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Best way to sleep for tummy sleepers

Updated: Nov 13, 2022



Introduction

The most common sleeping position for adults is on their side, but a fair number of us sleep on our stomachs.

This is considered the worst position for a good night's sleep due to its tendency to cause neck and back problems.

But if you just can't sleep any other way, there are adjustments you can make to your pillow and your bed to help you sleep better at night.

Here's how:

The most common sleeping position for adults is on their side, but a fair number of us sleep on our stomachs.

The most common sleeping position for adults is on their side, but a fair number of us sleep on our stomachs. Our tummies are sensitive and need to be protected from pain. If you're one of these people, follow these tips to ensure that you have the best possible night's sleep while resting on your tummy:

  • Sleep on a soft bed with high-thread count sheets

  • Use an anti-allergenic pillow cover

  • Use an adjustable height mattress if possible

This is considered the worst position for a good night's sleep due to its tendency to cause neck and back problems.

You might be surprised to learn that this is considered the worst position for a good night’s sleep due to its tendency to cause neck and back problems.

If you prefer sleeping on your stomach, it's important to make sure that you are using proper support under your head and neck. A pillow between your knees will help keep your spine aligned while keeping pressure off of your lower back.

Another important factor in preventing pain while lying on the right side is how the mattress feels to you. If it doesn't feel right, there are things that can be done about it! We'll talk more about how to choose a mattress later in our How To Sleep Well series - but first let's find out what happens if we sleep on our left side.


But if you just can't sleep any other way, there are adjustments you can make to your pillow and your bed to help you sleep better at night.

If you're a tummy sleeper and are having trouble sleeping, there are some steps you can take to make your sleep better:

  • Adjust the pillow. The right pillow is essential for good sleep, and if yours isn't helping, try getting a new one that supports your head and neck better without putting pressure on the rest of your body. Try using a contoured memory foam or latex pillow, which will give the best support while still being soft enough not to cause pain in your neck or back (and they'll be less expensive than specialty pillows). Bonus: Some brands offer models specifically designed for stomach sleepers!

  • Get rid of loose bedding. If you have loose covers or blankets that tend to bunch up around areas where people spend most of their time (such as under their neck), this can make it hard for them to breathe properly at night—which means less restful sleep for everyone involved! Make sure all blankets/sheets/etcetera are secured so they don't move when someone moves around in bed—and if possible avoid using any covers at all if they're too warm or heavy during summer months (because we know how hot those nights can get).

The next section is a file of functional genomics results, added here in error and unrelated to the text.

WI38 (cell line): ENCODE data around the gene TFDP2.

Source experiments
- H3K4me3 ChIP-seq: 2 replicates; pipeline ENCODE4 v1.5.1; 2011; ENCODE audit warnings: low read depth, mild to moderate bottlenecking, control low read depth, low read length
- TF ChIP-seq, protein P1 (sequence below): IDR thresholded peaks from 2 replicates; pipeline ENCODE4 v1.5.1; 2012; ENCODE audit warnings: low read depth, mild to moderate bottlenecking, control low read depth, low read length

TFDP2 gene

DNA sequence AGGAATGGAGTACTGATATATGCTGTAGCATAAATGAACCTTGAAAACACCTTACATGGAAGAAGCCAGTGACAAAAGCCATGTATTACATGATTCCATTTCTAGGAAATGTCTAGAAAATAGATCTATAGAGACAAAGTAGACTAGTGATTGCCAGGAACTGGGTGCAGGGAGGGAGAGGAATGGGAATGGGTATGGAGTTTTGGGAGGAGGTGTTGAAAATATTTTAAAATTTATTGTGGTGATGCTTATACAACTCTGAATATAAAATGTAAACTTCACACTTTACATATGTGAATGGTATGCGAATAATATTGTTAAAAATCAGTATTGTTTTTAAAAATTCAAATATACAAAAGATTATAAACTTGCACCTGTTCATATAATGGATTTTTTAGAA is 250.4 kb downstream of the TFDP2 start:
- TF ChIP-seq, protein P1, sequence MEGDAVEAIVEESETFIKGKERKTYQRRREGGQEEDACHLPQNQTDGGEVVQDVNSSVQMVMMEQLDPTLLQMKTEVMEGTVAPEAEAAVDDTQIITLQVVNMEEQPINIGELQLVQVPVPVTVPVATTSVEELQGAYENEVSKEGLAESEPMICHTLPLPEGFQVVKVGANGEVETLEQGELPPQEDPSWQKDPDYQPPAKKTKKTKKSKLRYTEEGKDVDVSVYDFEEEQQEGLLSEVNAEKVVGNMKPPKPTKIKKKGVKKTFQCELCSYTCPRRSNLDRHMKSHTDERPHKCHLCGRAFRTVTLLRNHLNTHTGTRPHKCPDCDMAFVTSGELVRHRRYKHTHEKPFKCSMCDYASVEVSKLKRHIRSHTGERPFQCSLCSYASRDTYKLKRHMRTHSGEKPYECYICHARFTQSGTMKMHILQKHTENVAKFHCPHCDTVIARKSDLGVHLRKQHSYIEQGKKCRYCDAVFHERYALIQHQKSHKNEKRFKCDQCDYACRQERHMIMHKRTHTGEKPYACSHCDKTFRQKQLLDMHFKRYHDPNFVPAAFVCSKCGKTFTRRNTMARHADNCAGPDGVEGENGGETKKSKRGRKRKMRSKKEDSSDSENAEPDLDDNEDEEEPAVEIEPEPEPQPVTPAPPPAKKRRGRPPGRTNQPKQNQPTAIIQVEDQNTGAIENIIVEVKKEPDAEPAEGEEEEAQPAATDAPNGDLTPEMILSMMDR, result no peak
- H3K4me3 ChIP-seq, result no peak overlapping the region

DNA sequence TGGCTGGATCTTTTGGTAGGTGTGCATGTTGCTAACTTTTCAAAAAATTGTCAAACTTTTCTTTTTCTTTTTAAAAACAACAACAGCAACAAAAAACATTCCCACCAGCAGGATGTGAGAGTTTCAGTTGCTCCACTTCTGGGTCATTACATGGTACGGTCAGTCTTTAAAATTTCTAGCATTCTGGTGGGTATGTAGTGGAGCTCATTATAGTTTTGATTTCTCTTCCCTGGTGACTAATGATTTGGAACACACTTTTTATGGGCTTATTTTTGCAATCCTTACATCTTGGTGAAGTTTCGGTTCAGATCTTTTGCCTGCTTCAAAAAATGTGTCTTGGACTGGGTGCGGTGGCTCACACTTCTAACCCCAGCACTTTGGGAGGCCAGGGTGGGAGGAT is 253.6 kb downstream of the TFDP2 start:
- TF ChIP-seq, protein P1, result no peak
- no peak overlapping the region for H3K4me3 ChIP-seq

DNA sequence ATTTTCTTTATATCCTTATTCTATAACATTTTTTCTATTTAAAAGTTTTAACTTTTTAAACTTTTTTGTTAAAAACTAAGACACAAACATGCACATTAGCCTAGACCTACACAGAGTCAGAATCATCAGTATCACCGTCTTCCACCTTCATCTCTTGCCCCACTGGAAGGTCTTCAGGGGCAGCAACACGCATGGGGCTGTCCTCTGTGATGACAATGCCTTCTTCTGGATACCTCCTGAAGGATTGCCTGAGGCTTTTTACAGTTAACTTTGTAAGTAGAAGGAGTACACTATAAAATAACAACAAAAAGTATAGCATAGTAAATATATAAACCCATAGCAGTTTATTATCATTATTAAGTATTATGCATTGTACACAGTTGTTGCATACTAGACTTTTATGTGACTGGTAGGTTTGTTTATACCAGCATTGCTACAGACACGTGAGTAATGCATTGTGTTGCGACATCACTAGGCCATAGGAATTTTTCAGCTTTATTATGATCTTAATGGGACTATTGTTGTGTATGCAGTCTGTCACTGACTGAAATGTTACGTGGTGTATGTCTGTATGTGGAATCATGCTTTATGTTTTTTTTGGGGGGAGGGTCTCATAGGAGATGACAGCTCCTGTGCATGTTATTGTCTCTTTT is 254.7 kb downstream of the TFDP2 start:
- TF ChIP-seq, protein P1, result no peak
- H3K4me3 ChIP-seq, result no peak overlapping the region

Here's how.

  • Use a pillow that supports your neck. A good support pillow is one that keeps the head, neck and spine aligned, so you can sleep in comfort. If you’re having trouble finding a pillow or mattress to help with this, talk to your doctor about how to adjust your bedding for better alignment.

  • Get a body pillow that keeps your spine aligned. A body pillow will keep you from sleeping on your stomach or back, both of which can cause health issues such as acid reflux and heartburn after eating while lying down on either side during the night (not great). The ideal body pillow should be able to accommodate the length of your torso and provide support underneath both shoulders when resting on either side during sleep—this will keep them propped up off the mattress surface so they aren't crushed by gravity throughout each night's restful slumber!

  • Try using an adjustable wedge-shaped cushion under shoulders while sleeping on back instead (if possible). It may seem counterintuitive at first but placing something between shoulder blades while lying down flat helps align spinal column without causing any strain whatsoever--even though it might feel weird at first!


A good pillow should be able to support your head and neck, keeping them in a neutral alignment regardless of any changes in position during sleep. The best pillows for tummy sleepers are firm but not hard, allowing you to adjust them so they support your head without digging into the back of it or creating pressure points that can disturb sleep.

The right pillow should also keep your spine in proper alignment as it supports your head and neck. This is especially important if you're a side sleeper because side-sleeping puts more strain on the neck than being on your back does—and being a tummy sleeper means that whatever position you happen to fall into while sleeping isn't necessarily going to be one where everything is aligned properly! A good option for side-sleepers is an adjustable contour pillow: one with individual pieces that can be moved around so that each person has their own custom fit!


Conclusion

Sleeping on your stomach is not ideal, but it's something that many parents have to deal with. If you're one of them, don't despair! There are ways to make this position more comfortable so that you can enjoy a deep sleep without pain or waking up with neck soreness in the morning.


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